If you find yourself in any of the situations described above, this article is for you.

Communication can build or decimate worlds and it is important we get it right. Regardless of your professional aspirations or personal goals, you can improve your communication skills if you:

  • Understand your own communication style
  • Tailor your style depending on the needs of the audience
  • Communicate with precision and care
  • Be mindful of your delivery, timing and messenger

1. Understand Your Communication Style

To communicate effectively, you must understand the communication legacy passed down from our parents, grandparents or caregivers. Each of us grew up with spoken and unspoken rules about communication.

In some families, direct communication is practiced and honored. In other families, family members are encouraged to shy away from difficult conversations. Some families appreciate open and frank dialogue and others do not. Other families practice silence about substantive matters, that is, they seldom or rarely broach difficult conversations at all.

Before you can appreciate the nuance required in communication, it helps to know the familial patterns you grew up with.

2. Learn Others Communication Styles

Communicating effectively requires you to take a step back, assess the intended recipient of your communication and think through how the individual prefers to be communicated with. Once you know this, you can tailor your message in a way that increases the likelihood of being heard. This also prevents you from assuming the way you communicate with one group is appropriate or right for all groups or people.

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If you are unsure how to determine the styles of the groups or persons with whom you are interacting, you can always ask them:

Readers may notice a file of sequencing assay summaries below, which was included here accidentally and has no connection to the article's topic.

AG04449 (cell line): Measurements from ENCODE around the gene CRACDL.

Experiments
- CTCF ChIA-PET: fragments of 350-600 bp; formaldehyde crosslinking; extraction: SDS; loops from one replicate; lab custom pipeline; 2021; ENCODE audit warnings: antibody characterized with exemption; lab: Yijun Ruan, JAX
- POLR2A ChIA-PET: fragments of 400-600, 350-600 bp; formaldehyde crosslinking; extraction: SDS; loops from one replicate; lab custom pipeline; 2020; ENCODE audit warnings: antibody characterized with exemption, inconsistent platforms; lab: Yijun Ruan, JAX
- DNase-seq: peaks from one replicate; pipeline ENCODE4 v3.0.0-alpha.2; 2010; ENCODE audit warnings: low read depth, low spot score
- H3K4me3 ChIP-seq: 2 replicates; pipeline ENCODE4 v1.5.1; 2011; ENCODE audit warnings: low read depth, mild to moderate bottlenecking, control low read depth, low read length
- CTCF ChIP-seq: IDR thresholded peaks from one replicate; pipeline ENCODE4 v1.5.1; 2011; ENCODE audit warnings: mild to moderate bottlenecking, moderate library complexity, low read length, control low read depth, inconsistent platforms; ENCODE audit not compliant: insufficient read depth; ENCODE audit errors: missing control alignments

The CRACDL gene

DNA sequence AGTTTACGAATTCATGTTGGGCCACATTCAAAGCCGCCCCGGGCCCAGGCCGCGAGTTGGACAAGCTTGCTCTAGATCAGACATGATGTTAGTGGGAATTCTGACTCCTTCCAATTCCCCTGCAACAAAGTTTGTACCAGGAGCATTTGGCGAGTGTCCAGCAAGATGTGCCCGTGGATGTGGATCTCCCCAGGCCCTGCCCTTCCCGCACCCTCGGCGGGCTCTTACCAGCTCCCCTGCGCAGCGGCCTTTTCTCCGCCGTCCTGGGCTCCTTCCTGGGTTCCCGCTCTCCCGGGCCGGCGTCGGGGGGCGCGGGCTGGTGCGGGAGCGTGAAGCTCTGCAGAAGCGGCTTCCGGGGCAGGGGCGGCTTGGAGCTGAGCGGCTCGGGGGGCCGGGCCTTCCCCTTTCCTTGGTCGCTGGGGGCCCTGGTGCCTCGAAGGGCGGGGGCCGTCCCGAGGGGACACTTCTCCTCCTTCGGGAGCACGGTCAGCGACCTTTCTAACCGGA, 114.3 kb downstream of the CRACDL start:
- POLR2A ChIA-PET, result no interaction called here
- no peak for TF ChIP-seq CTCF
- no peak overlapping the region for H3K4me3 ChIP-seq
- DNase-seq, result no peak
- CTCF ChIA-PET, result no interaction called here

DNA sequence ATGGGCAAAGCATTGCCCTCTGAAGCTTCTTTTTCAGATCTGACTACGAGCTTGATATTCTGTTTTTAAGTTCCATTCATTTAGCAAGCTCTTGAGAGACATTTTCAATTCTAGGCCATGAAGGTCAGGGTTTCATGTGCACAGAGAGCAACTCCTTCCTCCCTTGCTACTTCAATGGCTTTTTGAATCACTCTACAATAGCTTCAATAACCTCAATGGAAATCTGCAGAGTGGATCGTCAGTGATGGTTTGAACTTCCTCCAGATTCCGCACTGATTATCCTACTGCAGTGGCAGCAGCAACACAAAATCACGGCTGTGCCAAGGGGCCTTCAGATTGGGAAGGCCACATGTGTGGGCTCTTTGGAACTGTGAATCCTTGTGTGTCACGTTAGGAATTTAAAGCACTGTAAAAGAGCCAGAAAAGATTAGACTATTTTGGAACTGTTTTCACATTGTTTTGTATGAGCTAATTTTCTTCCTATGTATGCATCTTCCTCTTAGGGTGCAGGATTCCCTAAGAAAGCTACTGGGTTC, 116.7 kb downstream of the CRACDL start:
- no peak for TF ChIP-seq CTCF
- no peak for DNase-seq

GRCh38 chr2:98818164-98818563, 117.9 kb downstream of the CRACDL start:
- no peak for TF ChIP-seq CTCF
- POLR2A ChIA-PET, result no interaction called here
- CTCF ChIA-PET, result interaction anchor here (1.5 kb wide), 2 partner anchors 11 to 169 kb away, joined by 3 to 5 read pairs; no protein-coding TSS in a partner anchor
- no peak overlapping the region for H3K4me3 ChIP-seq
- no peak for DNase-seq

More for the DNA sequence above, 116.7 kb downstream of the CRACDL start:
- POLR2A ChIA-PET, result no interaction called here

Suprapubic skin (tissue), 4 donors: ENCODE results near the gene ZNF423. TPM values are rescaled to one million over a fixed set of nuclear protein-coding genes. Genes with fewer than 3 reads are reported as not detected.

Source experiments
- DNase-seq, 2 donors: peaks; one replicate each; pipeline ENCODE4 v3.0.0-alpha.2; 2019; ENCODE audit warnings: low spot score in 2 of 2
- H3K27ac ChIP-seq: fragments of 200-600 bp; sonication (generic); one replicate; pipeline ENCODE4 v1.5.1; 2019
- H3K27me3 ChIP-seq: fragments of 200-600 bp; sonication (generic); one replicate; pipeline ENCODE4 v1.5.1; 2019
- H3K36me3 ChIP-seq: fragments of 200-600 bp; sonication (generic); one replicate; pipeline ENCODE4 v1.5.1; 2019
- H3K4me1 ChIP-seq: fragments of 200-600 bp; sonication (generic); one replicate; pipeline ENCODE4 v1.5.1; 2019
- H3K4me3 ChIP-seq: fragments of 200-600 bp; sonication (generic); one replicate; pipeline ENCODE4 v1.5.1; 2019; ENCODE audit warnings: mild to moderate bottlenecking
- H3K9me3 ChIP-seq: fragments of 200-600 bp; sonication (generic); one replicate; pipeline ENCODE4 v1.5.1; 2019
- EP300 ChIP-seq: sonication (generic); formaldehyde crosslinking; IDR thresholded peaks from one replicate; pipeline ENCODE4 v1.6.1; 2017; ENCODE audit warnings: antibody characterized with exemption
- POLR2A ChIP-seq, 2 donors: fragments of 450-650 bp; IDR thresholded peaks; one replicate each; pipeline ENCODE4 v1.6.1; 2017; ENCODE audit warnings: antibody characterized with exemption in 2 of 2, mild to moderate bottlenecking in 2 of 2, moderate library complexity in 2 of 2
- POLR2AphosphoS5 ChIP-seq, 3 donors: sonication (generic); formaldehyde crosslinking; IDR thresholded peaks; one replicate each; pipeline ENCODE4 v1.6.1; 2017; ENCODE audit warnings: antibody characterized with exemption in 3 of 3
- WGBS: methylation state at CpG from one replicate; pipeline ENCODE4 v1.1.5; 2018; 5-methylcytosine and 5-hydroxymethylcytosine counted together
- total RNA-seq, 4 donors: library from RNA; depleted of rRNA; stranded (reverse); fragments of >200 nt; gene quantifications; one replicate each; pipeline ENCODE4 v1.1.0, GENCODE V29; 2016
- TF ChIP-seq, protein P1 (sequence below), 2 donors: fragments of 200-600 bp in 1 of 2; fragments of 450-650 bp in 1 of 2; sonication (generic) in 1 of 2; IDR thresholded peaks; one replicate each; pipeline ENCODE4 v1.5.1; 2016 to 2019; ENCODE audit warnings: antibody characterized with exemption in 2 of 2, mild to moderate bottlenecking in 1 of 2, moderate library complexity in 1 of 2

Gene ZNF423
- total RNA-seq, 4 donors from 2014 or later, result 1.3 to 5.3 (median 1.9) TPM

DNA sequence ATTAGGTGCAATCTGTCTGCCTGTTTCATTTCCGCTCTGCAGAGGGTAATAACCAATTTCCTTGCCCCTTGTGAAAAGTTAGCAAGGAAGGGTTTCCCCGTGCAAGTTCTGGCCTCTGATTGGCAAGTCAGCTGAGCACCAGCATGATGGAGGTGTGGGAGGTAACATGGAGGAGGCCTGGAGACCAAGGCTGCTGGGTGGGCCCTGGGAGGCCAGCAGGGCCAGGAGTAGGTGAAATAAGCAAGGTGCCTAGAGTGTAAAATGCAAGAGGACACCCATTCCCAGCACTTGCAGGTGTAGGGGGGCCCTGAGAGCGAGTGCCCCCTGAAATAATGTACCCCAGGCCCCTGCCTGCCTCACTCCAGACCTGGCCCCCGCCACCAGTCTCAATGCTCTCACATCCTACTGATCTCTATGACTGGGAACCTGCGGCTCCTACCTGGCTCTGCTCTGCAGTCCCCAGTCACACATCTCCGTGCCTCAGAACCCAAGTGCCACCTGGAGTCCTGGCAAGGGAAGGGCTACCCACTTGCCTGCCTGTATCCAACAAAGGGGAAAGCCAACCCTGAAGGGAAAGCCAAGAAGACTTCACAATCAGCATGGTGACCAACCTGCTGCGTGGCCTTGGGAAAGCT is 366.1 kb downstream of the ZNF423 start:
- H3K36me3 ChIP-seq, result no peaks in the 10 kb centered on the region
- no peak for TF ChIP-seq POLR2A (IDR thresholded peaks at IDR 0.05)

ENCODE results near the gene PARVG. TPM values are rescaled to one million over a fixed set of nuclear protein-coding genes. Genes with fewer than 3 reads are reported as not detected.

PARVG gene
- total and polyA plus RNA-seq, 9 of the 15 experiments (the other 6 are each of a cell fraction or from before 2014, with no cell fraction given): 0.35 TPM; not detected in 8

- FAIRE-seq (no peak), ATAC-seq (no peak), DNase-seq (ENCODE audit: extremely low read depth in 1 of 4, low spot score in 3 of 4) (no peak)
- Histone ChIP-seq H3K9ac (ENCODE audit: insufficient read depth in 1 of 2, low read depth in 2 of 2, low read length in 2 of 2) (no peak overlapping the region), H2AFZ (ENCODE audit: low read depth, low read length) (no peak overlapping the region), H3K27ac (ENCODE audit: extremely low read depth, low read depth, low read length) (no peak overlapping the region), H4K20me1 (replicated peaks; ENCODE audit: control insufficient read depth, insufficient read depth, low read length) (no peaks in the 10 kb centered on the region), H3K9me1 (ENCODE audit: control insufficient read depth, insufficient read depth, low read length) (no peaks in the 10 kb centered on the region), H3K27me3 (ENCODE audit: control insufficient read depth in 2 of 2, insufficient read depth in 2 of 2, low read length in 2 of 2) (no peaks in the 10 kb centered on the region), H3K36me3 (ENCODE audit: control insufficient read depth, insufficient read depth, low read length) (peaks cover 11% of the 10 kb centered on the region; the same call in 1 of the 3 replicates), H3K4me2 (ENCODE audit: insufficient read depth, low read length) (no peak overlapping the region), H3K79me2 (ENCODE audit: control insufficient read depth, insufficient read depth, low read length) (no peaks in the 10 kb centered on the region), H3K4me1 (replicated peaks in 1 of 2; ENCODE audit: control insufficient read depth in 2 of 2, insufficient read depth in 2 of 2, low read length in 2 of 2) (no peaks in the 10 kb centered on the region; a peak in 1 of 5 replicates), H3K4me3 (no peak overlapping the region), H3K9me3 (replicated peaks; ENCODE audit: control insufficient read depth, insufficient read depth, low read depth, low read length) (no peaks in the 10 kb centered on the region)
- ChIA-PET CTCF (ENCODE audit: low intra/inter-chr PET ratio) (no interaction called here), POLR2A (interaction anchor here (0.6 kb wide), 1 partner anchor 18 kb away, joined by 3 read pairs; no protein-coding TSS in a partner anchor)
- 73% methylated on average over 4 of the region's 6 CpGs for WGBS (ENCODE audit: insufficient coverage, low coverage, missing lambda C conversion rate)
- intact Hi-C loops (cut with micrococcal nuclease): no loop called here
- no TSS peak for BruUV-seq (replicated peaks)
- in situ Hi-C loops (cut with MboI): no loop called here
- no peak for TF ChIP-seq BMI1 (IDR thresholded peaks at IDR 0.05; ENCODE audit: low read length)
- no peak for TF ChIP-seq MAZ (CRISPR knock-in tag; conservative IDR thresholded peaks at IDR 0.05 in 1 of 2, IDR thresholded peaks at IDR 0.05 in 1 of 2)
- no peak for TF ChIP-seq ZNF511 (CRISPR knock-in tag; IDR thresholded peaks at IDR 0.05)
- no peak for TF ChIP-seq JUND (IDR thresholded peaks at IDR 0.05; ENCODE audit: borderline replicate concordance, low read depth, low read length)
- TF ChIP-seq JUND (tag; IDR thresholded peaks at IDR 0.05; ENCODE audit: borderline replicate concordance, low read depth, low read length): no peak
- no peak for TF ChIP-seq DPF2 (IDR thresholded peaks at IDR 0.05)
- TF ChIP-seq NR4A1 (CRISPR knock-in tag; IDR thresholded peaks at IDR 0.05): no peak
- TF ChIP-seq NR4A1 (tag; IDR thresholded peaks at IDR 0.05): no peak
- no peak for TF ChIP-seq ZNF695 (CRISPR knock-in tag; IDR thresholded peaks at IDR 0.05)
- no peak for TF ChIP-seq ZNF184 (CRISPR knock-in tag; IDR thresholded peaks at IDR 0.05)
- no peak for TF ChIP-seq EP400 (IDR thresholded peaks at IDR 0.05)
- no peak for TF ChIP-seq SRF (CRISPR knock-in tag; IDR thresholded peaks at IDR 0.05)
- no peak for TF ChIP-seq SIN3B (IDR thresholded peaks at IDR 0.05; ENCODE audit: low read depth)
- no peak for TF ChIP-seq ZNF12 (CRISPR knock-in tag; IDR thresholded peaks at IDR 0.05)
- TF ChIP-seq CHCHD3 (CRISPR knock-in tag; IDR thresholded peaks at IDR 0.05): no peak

“How do you prefer to receive information?”

This approach requires listening, both to what the individuals say as well as what is unspoken. Virgin Group CEO Richard Branson noted that the best communicators are also great listeners.

To communicate effectively from relationship to relationship and situation to situation, you must understand the communication needs of others.

3. Exercise Precision and Care

A recent engagement underscored for me the importance of exercising care when communicating.

On a recent trip to Ohio, I decided to meet up with an old friend to go for a walk. As we strolled through the soccer park, my friend gently announced that he had something to talk about, he was upset with me. His introduction to the problem allowed me to mentally shift gears and prepare for the conversation.

Shortly after introducing the shift in conversation, my friend asked me why I didn’t invite him to the launch party for my business. He lives in Ohio and I live in the D.C. area.

I explained that the event snuck up on me, and I only started planning the invite list three weeks before the event. Due to the last-minute nature of the gathering, I opted to invite people in the DMV area versus my friends from outside the area – I didn’t want to be disrespectful by asking them to travel on such short notice.

I also noted that I didn’t want to be disappointed if he and others declined to come to the event. So I played it safe in terms of inviting people who were local.